The process of machining the fastest wheels in automotive history has begun.
The aluminium discs will be fitted to the Bloodhound Supersonic Car, which will endeavour to break the world land speed record (763mph) later this year.
Castle Engineering near Glasgow is leading the industrial consortium that is preparing the wheels.
These 90cm discs are a crucial element of the Bloodhound concept, and will have to endure huge loads as they spin at over 170 revolutions per second.
Calculations indicate that at peak speed, the wheels will be generating 50,000 radial g at their rim. That's 50,000 times the pull of gravity.
"What does that mean? It means that a bag of sugar sitting on the wheel when it's stationary would weigh more than an articulated lorry when the wheel is turning at full speed," explained Conor La Grue, the components chief on the Bloodhound project.
"There are parts of this car where if we have a problem, the driver Andy Green can simply shut them off and bring the vehicle to a stop. But if we have a problem with a wheel, Andy is going to crash. So the design and performance of the discs are absolutely mission-critical," he told BBC News.
Bloodhound SSC will use a Eurofighter jet engine bolted to a rocket to take it through the sound barrier. The ultimate aim is to push the land speed record beyond 1,000mph (1,610km/h) in 2016. The attempts will be made on a specially prepared lake bed in South Africa.
In revolutions per minute (rpm), the wheels will reach a staggering 10,500. An F1 car would "only" do about 2,500rpm. Exactly how fast Bloodhound's wheels will actually turn, however, is something of an unknown.
There will come a point when the vehicle is going so quickly that the discs will not be able to keep up. They will slide. "Rudders" might be a good description of them at that stage.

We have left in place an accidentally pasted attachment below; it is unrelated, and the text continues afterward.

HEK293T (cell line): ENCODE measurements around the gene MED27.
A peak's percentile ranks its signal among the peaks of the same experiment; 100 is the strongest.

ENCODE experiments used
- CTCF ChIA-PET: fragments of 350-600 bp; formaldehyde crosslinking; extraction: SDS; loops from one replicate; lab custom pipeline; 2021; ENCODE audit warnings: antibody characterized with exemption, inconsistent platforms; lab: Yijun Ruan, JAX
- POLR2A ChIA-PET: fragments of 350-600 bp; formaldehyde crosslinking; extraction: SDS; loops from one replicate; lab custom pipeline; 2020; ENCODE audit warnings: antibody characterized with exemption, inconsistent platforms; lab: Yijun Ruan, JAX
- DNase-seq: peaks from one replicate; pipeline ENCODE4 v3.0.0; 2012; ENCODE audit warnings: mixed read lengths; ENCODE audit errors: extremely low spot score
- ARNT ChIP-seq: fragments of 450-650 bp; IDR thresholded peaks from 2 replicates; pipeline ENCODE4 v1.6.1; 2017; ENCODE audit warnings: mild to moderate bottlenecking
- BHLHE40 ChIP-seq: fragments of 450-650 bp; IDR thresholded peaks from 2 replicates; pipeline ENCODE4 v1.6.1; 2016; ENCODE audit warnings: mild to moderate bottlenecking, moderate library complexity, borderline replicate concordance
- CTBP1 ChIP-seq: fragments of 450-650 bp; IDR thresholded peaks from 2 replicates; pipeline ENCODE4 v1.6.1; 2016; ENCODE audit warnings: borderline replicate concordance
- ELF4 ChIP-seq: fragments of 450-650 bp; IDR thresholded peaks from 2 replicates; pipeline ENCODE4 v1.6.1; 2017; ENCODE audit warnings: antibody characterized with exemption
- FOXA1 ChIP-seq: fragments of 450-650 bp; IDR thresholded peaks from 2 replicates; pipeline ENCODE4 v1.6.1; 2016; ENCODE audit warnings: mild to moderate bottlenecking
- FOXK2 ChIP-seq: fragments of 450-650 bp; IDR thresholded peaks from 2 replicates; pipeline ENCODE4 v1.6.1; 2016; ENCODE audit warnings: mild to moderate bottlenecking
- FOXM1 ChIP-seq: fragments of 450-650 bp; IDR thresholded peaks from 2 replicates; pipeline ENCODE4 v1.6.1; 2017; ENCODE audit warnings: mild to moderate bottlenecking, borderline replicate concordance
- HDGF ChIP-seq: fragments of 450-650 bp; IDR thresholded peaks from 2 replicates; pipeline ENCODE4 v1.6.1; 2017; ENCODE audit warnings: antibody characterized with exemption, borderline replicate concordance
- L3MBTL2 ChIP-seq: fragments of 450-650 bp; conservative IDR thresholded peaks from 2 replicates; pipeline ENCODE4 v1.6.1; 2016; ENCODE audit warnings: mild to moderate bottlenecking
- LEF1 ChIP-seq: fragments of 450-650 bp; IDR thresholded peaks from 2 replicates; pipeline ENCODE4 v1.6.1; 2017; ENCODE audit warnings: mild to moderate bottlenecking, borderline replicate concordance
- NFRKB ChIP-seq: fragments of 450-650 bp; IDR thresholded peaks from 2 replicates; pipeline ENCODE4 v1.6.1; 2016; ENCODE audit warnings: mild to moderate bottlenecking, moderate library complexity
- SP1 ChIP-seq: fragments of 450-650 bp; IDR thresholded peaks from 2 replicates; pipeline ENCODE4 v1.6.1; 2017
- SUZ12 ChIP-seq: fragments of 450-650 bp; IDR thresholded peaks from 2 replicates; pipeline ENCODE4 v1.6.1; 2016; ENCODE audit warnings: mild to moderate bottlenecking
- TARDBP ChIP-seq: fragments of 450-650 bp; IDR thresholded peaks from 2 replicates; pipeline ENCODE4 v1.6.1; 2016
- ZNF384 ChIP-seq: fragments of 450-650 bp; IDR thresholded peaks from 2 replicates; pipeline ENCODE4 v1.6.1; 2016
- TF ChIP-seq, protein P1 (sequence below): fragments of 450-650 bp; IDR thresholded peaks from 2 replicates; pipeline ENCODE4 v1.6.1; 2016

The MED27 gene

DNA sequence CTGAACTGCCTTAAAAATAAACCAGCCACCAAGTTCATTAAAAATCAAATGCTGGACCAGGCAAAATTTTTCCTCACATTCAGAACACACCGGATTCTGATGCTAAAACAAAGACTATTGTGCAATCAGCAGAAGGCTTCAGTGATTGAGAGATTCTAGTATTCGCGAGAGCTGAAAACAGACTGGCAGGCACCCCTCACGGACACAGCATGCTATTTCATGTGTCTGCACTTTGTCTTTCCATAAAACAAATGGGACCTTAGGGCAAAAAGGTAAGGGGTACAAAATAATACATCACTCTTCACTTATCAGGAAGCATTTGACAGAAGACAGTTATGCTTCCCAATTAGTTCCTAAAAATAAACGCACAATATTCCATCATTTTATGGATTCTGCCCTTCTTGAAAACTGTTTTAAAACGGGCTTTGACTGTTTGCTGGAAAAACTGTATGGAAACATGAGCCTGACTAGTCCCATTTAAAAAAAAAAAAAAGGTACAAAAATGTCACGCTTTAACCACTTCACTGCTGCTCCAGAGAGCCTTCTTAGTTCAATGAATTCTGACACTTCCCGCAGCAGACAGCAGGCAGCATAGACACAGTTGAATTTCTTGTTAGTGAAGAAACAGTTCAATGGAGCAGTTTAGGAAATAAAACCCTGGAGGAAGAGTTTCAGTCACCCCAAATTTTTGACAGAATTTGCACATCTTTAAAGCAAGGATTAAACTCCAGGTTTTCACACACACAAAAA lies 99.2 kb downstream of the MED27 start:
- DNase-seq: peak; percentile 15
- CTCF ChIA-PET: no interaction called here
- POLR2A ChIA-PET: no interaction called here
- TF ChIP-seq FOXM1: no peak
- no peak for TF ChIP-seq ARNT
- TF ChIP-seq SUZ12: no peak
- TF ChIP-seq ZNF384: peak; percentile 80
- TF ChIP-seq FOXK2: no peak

Finding a wheel that can cope with the stress of running at 1,000mph "was my first and hardest piece of homework on Bloodhound," says La Grue.
Not only do the 91kg discs have to maintain their integrity during rapid rotation, they must do so while being blasted by small pieces of grit.
The "race track" at Hakskeen Pan in the Northern Cape has been cleared of all stone debris larger than a pea, but, even so, the top dirt layer on the lake bed will kick up.
Particles lifted by the front wheels will hit the back ones with the velocity of a bullet. If there are any imperfections, any cracks, in the discs - then this assault could trigger a catastrophic failure.
Lockheed Martin UK and Innoval Technology led the early research and design work on the wheels.
All sorts of material ideas were considered, including titanium and various carbon composites. But it was an aluminium alloy that was eventually given the task – albeit a very special grade.
It is called 7037, and contains small amounts of zinc, copper and manganese. This metallurgical mix is reserved for very specialist aerospace applications.
Bloodhound went to Germany for the metal – to Trimet for the six tonnes of raw aluminium melt, and to Otto Fuchs to do the casting and forging.
You should take a look at this video to see how the forging is done. The cast billets are repeatedly squished and squashed to give the metal a uniform density throughout, and to align the grain in directions that will maximise strength. The skill of the forge operators is remarkable – a 200kg lump of alloy, tossed around as if it is a pizza dough ball.